“Violent extremism is part of contemporary Australia”


I was just on the phone to a friend of mine who lives in Brighton, Melbourne, and mentioned to him how glad I was he wasn’t last night’s terrorist. Oh, that’s the bad part of Brighton, he replied.

Yacqub Khayre was a violent criminal, a terribly-behaved prisoner, and a one-time terror suspect with known links to extremists.

After serving time for a violent crime and having his parole eligibility date pushed back due to “poor behaviour” behind bars, the 29-year-old was released on parole last year, having to adhere to strict terms and conditions.Still, on Monday night, he was able to lure a female escort to meet him at a bayside Melbourne hotel, shoot dead a man who worked at the serviced apartment block when he arrived, hold the woman hostage, then start a gunfight with counter-terror officers and shoot three before being gunned down.As Prime Minister Malcolm Turnbull put it, there are “very, very grave questions” to be answered over why this dangerous man was able to carry out this attack, which police are treating as an act of terrorism, in the name of Islamic State and al-Qaeda.

As Tim Blair remarked, “arrived in Australia as a refugee, faced trial on Islamic terrorism charges and was on parole following a series of violent crimes” – Khayre is a “threefer”.

Ice addiction is a rather unusual attribute of a jihadi, but as is increasingly apparent, the violent, supremacist ideology espoused by ISIS and their ilk tends to now attract all the unstable, the misfits, the thugs, the losers with chips on their shoulders – the mad, the bad, and the dangerous to know. Just as neo-Nazis and white supremacists tend to be the people who have the least to feel supreme about, so does Islamism increasingly bring together the dregs of Muslim society. Decades ago, fascism and communism had the similar appeal and attraction.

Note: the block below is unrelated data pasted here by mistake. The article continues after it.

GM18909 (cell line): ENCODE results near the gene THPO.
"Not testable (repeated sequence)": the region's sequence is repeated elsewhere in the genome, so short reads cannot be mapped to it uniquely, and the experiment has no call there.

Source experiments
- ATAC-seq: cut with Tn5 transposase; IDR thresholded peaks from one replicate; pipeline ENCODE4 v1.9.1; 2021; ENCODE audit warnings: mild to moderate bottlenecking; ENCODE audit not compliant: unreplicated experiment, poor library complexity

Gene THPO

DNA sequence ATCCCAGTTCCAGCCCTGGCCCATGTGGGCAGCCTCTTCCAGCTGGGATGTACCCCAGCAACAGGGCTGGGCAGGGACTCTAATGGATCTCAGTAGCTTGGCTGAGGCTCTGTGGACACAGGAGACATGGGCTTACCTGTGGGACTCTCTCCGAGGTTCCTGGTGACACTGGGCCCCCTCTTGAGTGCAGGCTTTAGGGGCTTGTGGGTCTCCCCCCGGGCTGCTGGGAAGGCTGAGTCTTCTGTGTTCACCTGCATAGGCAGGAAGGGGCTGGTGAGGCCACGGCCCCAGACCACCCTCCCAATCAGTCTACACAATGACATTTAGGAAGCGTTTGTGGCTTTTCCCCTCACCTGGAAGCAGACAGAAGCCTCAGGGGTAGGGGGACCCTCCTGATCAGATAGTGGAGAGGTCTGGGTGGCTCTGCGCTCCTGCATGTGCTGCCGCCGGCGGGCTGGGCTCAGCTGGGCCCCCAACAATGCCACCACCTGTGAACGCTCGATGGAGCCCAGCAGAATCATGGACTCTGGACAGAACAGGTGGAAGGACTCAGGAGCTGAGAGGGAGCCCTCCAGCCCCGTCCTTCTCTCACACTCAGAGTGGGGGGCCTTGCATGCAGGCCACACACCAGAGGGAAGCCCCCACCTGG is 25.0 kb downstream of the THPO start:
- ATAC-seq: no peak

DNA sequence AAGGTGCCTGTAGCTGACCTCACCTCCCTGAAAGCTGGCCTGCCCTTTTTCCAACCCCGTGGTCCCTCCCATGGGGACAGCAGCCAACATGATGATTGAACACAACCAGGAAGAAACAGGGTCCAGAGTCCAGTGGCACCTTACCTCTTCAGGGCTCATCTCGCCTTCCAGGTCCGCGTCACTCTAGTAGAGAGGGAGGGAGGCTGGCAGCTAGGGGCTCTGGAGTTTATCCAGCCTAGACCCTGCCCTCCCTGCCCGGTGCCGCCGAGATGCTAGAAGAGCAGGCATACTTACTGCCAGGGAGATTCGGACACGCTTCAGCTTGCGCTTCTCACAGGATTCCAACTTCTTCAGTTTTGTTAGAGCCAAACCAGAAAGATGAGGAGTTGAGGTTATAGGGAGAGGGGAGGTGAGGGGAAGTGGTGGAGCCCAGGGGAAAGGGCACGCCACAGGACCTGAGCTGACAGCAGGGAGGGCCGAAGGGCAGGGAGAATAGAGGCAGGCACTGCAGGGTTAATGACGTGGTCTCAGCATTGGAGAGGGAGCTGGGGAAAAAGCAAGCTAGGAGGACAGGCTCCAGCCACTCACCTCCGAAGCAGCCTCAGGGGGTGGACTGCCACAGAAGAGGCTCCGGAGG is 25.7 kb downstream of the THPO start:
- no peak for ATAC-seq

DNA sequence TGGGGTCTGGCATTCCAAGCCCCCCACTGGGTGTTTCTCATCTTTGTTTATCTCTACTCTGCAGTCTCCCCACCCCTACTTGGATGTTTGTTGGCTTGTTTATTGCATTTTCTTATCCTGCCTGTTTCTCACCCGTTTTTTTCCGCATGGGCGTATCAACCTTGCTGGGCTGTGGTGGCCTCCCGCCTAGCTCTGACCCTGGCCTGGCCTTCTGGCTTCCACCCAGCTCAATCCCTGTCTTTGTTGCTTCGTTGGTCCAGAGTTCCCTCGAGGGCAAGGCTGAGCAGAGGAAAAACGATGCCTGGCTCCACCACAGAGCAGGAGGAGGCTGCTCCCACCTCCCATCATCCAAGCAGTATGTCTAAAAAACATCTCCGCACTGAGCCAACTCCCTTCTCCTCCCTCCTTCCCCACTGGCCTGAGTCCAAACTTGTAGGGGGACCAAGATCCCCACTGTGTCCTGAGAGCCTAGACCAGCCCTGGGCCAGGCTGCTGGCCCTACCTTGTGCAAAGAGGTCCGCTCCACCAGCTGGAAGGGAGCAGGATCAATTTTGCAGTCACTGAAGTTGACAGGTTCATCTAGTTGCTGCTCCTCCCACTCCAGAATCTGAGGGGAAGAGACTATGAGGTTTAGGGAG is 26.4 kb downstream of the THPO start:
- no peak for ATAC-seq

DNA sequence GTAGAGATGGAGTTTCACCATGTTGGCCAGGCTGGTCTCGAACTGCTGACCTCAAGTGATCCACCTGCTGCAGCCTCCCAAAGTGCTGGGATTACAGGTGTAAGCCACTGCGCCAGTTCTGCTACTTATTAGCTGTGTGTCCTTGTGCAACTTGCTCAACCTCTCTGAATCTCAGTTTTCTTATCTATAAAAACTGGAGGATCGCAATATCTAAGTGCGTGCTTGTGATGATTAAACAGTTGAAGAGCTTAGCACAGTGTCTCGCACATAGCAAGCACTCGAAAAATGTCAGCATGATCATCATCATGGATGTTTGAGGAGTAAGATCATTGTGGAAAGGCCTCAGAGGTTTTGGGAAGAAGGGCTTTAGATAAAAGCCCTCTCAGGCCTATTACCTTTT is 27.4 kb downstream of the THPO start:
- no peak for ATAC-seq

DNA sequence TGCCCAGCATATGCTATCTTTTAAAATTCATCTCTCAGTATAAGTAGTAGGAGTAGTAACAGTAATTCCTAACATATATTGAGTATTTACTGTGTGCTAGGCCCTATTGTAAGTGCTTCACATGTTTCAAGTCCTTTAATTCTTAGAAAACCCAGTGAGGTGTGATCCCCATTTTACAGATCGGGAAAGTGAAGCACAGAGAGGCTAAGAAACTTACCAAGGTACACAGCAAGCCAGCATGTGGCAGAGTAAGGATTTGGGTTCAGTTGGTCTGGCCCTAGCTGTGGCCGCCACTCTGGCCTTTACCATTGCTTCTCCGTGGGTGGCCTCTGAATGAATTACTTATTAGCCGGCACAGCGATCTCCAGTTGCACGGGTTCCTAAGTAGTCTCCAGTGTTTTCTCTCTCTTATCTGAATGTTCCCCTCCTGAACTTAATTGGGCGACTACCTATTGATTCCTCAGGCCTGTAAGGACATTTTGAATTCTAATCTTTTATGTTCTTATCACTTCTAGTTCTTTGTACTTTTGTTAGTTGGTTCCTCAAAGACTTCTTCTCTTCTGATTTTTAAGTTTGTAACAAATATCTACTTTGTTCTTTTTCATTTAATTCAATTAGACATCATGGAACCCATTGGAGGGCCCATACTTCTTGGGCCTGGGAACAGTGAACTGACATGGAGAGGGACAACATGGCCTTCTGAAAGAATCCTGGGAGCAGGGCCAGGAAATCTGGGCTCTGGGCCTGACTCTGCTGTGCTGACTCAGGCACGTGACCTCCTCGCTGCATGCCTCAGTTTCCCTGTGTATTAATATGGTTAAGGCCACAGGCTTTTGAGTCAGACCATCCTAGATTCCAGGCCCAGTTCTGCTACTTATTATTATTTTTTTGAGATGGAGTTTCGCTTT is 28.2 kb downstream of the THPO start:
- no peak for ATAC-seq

Australia has been relatively lucky, with relatively few terrorist attacks so far. Certainly, Australians traveling overseas have had worse odds of becoming victims, most obviously in the Bali bombing in 2002 (by Indonesian jihadis who were obviously pre-radicalised by Australia’s future involvement in Iraq). But we’ve also made our luck, with our police, law enforcement, and intelligence services foiling numerous plots in progress. But one day we won’t be lucky, and one day some of our home-grown and imported terrorists will be smarter than their predecessors.

Victorian Premier, Daniel Andrews, helpfully advised a day or two ago, “all of us, as Victorians and indeed Australians, have to accept that violent extremism is part of a contemporary Australia.” Premier Dan, of course, is very accepting of violence, having given up the run of Melbourne to criminals, particularly the mostly Sudanese Apex gang. If only Dan spent half the energy fighting crime he spent fighting volunteer firefighters, the streets of Melbourne would be much safer and we wouldn’t need to accept anything.

Coincidentally, I’m half way through James Fergusson’s 2013 travelogue “The World’s Most Dangerous Place: Inside the Outlaw State of Somalia”, which gives a great overview of the heart of darkness that gave us people like Yacqub Khayre. He is only one of hundreds of Somali “refugees” who have been for years returning to Somalia mostly from the United States and the United Kingdom, but also from other European countries as well as Australia. As former officer of a local Al Qaeda affiliate al-Shabaab told Fergusson, “The foreigners were mostly being trained as suicide bombers. They were kept apart from us, in a different camp. Outside, we would walk on one side of the road, they on the other. They had hero status. Even the Somalis from abroad were treated as heroes.”

Zeroes like Khayre love to feel like heroes. Being a part of something bigger than themsleves gives their otherwise meaningless and broken lives a new meaning. And then you end up taking a prostitute hostage.